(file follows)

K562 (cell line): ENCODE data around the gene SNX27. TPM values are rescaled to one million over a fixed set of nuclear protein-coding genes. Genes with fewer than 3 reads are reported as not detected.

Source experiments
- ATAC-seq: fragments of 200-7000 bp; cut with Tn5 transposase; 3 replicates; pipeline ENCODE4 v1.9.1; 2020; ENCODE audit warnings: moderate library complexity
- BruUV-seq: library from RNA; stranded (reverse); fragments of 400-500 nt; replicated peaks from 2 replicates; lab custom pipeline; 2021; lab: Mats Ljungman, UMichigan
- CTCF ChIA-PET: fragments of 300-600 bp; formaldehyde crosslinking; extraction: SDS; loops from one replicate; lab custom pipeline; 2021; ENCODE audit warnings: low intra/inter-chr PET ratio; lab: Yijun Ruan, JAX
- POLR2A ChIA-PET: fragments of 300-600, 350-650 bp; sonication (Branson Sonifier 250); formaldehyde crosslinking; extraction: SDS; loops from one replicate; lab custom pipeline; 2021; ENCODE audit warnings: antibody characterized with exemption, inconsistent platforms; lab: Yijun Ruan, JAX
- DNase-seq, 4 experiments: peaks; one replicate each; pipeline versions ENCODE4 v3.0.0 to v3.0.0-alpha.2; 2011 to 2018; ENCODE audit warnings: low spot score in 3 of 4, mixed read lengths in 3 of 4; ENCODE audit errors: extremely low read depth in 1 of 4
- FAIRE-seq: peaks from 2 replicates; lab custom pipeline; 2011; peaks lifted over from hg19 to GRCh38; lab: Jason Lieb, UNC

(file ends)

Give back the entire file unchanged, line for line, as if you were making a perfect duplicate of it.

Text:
K562 (cell line): ENCODE data around the gene SNX27. TPM values are rescaled to one million over a fixed set of nuclear protein-coding genes. Genes with fewer than 3 reads are reported as not detected.

Source experiments
- ATAC-seq: fragments of 200-7000 bp; cut with Tn5 transposase; 3 replicates; pipeline ENCODE4 v1.9.1; 2020; ENCODE audit warnings: moderate library complexity
- BruUV-seq: library from RNA; stranded (reverse); fragments of 400-500 nt; replicated peaks from 2 replicates; lab custom pipeline; 2021; lab: Mats Ljungman, UMichigan
- CTCF ChIA-PET: fragments of 300-600 bp; formaldehyde crosslinking; extraction: SDS; loops from one replicate; lab custom pipeline; 2021; ENCODE audit warnings: low intra/inter-chr PET ratio; lab: Yijun Ruan, JAX
- POLR2A ChIA-PET: fragments of 300-600, 350-650 bp; sonication (Branson Sonifier 250); formaldehyde crosslinking; extraction: SDS; loops from one replicate; lab custom pipeline; 2021; ENCODE audit warnings: antibody characterized with exemption, inconsistent platforms; lab: Yijun Ruan, JAX
- DNase-seq, 4 experiments: peaks; one replicate each; pipeline versions ENCODE4 v3.0.0 to v3.0.0-alpha.2; 2011 to 2018; ENCODE audit warnings: low spot score in 3 of 4, mixed read lengths in 3 of 4; ENCODE audit errors: extremely low read depth in 1 of 4
- FAIRE-seq: peaks from 2 replicates; lab custom pipeline; 2011; peaks lifted over from hg19 to GRCh38; lab: Jason Lieb, UNC